Resources for People Living with Multiple Sclerosis


Gina Murdoch describes support programs that offer equipment, education, and services for the multiple sclerosis community.

June Halper, MSN, APN-C, MSCN, FAAN: Gina, in adjusting your services, a number of patients with multiple sclerosis out there are more advanced in their disability. That may be a challenge for you in terms of the services needed. Besides the more advanced patients, what other services are you offering in terms of help? MSAA [Multiple Sclerosis Association of America] was 1 of the first organizations that had an equipment loan closet for me when I started in MS [multiple sclerosis]. If we couldn’t get a wheelchair or walker, I’d call MSAA. What other services are in place?

Gina Murdoch: We still have the equipment program, but we give out new equipment.

June Halper, MSN, APN-C, MSCN, FAAN: That’s good. They were old at that time.

Gina Murdoch: Wesend out about 4000 pieces of equipment each year.

June Halper, MSN, APN-C, MSCN, FAAN: When I went to the equipment closet, it was all used at that time.

Gina Murdoch: This is all new equipment. There’s an income guideline, so we make sure we’re providing those pieces of equipment to those who need it the most. We also have a cooling vest program. Obviously, heat sensitivity is a big issue for those living with MS. Those are 2 programs that we have that make a direct impact. Having somebody able to use a rollator, a shower bar, or a shower chair can be so important for them living their best lives and handling their MS, especially in advanced disease.

We also provide programs and services in education about life with MS. You talked about relapses. We have a relapse tool kit that’s predicated on preparedness. What do you do? Whom do you call? How do you have a conversation with somebody? It’s preemptive education. We also talk about symptoms, treatment protocols, mental health, and family planning and make sure that individual living with MS has all the information. We talk a lot about shared decision-making and how important it is to be your own best advocate. To be your own best advocate—and how you want your life to progress with MS—you talk about the power of life with MS. But leaning into the life means making sure we provide programs, services, and education, so patients can approach this new life with MS with a sound basis of information about how they want to progress.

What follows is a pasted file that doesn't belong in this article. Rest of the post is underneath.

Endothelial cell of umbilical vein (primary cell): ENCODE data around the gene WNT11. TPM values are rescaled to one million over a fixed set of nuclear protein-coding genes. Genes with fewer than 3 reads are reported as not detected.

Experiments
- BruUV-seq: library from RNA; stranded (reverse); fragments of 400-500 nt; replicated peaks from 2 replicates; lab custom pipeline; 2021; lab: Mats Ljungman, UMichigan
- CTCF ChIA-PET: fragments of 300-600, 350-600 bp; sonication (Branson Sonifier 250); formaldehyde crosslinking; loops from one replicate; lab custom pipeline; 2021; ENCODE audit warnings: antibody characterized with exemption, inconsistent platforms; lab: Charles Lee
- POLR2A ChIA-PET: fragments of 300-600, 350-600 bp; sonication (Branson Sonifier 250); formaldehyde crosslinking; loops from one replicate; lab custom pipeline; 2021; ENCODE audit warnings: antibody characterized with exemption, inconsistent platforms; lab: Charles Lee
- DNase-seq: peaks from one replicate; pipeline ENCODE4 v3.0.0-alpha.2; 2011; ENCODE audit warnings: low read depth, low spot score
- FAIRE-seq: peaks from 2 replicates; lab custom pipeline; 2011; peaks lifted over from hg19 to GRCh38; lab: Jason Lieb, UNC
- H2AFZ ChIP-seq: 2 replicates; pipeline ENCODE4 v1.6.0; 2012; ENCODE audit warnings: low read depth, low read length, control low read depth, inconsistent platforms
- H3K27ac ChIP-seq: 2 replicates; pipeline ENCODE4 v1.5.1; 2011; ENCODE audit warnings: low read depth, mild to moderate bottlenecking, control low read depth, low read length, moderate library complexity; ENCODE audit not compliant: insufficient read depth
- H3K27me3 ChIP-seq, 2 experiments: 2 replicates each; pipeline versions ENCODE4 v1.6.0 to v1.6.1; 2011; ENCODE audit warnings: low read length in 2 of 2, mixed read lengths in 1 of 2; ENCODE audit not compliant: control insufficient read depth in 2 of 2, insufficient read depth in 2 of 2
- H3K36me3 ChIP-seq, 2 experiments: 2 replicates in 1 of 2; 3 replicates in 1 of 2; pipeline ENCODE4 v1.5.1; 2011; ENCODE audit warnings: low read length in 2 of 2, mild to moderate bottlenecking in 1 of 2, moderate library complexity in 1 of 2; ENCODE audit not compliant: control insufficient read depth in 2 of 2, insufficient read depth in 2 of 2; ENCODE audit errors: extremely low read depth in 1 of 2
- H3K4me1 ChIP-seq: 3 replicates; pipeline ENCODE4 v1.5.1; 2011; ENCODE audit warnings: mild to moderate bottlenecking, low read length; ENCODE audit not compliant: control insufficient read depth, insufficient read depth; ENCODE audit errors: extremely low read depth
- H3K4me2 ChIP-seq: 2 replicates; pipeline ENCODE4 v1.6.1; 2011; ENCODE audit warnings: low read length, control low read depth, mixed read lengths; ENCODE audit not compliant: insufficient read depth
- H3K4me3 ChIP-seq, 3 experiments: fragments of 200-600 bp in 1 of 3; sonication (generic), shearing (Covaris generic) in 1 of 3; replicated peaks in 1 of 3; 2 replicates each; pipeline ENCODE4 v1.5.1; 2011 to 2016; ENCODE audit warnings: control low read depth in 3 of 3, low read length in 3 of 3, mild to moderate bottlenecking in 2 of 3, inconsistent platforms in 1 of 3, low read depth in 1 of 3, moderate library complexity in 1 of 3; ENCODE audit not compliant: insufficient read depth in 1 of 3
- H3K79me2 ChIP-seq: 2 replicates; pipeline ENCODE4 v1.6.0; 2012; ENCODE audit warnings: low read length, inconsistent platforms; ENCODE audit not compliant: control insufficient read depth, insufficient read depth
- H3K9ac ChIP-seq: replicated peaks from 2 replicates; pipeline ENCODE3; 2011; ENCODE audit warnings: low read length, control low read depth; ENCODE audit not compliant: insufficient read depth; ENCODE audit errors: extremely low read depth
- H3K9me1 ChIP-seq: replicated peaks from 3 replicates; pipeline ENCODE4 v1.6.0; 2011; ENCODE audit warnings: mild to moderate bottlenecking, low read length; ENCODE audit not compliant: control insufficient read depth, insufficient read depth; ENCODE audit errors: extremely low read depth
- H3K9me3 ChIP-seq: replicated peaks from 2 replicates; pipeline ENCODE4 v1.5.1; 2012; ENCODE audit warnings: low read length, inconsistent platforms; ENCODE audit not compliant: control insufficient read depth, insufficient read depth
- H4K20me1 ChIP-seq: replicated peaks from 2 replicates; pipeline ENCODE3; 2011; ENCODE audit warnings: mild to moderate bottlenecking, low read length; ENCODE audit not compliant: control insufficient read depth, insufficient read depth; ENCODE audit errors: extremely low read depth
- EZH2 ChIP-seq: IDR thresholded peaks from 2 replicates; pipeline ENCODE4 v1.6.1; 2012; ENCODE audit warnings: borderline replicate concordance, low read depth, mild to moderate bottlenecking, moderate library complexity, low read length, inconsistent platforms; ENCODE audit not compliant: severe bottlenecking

June Halper, MSN, APN-C, MSCN, FAAN: Craig, other than taking medication, how often does Dr Picone order tests and follow-ups, like MRIs?

Craig Mainor: I go to the doctor twice a year.

June Halper, MSN, APN-C, MSCN, FAAN: You went in yesterday.

Craig Mainor: Coincidentally, we saw each other yesterday. But there’s the plan, and when I go, every 6 months, we talk about the next visit. We also talk about the things happening in my world right now, and she asks if I have any questions about what I should look out for. It’s a pretty open conversation.

June Halper, MSN, APN-C, MSCN, FAAN: You have good insurance because you’re a full-time employee, right?

Craig Mainor: I am, yes.

June Halper, MSN, APN-C, MSCN, FAAN: Gina, tell us about a very important institution you’ve established.

Gina Murdoch: The MRI Access Fund is absolutely critical. An MRI, and Dr Picone and Craig know this, is the test that allows an individual to get a diagnosis of MS and start the process of treatment. It determines disease progression and monitors along the way. There are individuals who can’t afford the deductible or the co-pay to get an MRI, and it’s heartbreaking. MSAA provides underwriting. We underwrite about 1000 MRIs a year. It could be cranial, C-spine [cervical spine], or both, depending on what the neurologist prescribes. An MRI is the gateway to treatment.

There was a testimony that we had recently of an individual who had an MRI 3 years ago, was prescribed a new 1, and had just finished paying it off in installments over 3 years. They were faced with a horrible decision: do I put this on my family for the next 3 years as an economic burden? Do I not monitor my health? They made their way to MSAA. We get wonderful referrals from health care providers and nurses. This individual found MSAA, so we were able to cover that. They were able to monitor their disease, follow the protocol for their health care provider, and not put the economic burden on their family for the next couple of years.

June Halper, MSN, APN-C, MSCN, FAAN: Do you cover the whole United States?

Gina Murdoch: Yes. We cover the whole United States. We have staff who are bilingual, who can talk to patients in whatever language they prefer. The applications are in English and Spanish. We have an individual who’s dedicated to getting the patient qualified—go through the application process, and make sure they go to an imaging center that’s close and convenient to them, so we can speed through that process as quickly as possible. Then they can continue on their health care journey.

Mary Ann Picone, MD: We’ve definitely taken advantage of that. It’s been a big help, both the cooling vest program and the MRI program. June, you asked about what’s changed over the years. MRI has made a big difference in early diagnosis and in being able to monitor how patients are doing on therapy. But in today’s health care climate, being able to afford these tests is a challenge. Having those programs has been very helpful.

Transcript edited for clarity

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